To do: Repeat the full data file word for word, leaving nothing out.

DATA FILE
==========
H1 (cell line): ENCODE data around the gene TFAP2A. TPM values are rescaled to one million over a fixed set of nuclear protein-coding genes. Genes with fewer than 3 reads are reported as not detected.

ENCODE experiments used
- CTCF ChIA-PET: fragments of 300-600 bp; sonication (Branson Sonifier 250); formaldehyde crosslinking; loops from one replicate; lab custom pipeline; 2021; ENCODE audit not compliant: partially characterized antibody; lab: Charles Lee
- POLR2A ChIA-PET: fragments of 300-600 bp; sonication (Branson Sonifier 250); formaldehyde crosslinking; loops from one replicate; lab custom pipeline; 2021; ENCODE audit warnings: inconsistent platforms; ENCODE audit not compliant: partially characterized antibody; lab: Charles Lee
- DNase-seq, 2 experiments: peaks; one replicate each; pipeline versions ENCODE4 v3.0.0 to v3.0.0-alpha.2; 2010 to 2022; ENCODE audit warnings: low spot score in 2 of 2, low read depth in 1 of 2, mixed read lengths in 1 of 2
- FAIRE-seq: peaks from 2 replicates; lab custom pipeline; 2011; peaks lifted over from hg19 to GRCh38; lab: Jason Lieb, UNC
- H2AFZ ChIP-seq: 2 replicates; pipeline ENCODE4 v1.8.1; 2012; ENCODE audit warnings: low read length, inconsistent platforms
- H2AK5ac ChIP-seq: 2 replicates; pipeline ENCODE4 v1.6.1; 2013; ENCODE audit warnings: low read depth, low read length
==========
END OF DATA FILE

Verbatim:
H1 (cell line): ENCODE data around the gene TFAP2A. TPM values are rescaled to one million over a fixed set of nuclear protein-coding genes. Genes with fewer than 3 reads are reported as not detected.

ENCODE experiments used
- CTCF ChIA-PET: fragments of 300-600 bp; sonication (Branson Sonifier 250); formaldehyde crosslinking; loops from one replicate; lab custom pipeline; 2021; ENCODE audit not compliant: partially characterized antibody; lab: Charles Lee
- POLR2A ChIA-PET: fragments of 300-600 bp; sonication (Branson Sonifier 250); formaldehyde crosslinking; loops from one replicate; lab custom pipeline; 2021; ENCODE audit warnings: inconsistent platforms; ENCODE audit not compliant: partially characterized antibody; lab: Charles Lee
- DNase-seq, 2 experiments: peaks; one replicate each; pipeline versions ENCODE4 v3.0.0 to v3.0.0-alpha.2; 2010 to 2022; ENCODE audit warnings: low spot score in 2 of 2, low read depth in 1 of 2, mixed read lengths in 1 of 2
- FAIRE-seq: peaks from 2 replicates; lab custom pipeline; 2011; peaks lifted over from hg19 to GRCh38; lab: Jason Lieb, UNC
- H2AFZ ChIP-seq: 2 replicates; pipeline ENCODE4 v1.8.1; 2012; ENCODE audit warnings: low read length, inconsistent platforms
- H2AK5ac ChIP-seq: 2 replicates; pipeline ENCODE4 v1.6.1; 2013; ENCODE audit warnings: low read depth, low read length